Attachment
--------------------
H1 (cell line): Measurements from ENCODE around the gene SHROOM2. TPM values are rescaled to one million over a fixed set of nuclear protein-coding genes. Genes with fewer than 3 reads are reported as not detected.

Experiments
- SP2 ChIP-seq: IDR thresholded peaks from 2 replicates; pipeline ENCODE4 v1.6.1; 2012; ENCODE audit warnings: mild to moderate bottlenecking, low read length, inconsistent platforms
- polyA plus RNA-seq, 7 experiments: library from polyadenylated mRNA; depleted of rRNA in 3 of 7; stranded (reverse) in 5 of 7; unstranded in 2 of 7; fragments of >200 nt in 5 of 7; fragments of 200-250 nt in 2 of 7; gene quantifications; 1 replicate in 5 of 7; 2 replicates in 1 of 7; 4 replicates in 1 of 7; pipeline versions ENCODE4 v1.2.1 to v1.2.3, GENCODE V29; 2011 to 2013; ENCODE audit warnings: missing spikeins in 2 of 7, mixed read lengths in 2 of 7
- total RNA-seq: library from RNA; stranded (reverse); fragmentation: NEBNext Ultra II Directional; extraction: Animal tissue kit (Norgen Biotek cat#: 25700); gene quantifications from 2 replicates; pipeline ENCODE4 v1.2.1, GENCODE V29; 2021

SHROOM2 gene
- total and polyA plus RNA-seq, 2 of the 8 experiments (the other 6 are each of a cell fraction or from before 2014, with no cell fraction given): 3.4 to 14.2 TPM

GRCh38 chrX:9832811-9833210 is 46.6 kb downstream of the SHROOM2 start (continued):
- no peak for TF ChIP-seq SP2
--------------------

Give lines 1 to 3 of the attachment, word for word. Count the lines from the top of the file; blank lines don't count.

H1 (cell line): Measurements from ENCODE around the gene SHROOM2. TPM values are rescaled to one million over a fixed set of nuclear protein-coding genes. Genes with fewer than 3 reads are reported as not detected.

Experiments
- SP2 ChIP-seq: IDR thresholded peaks from 2 replicates; pipeline ENCODE4 v1.6.1; 2012; ENCODE audit warnings: mild to moderate bottlenecking, low read length, inconsistent platforms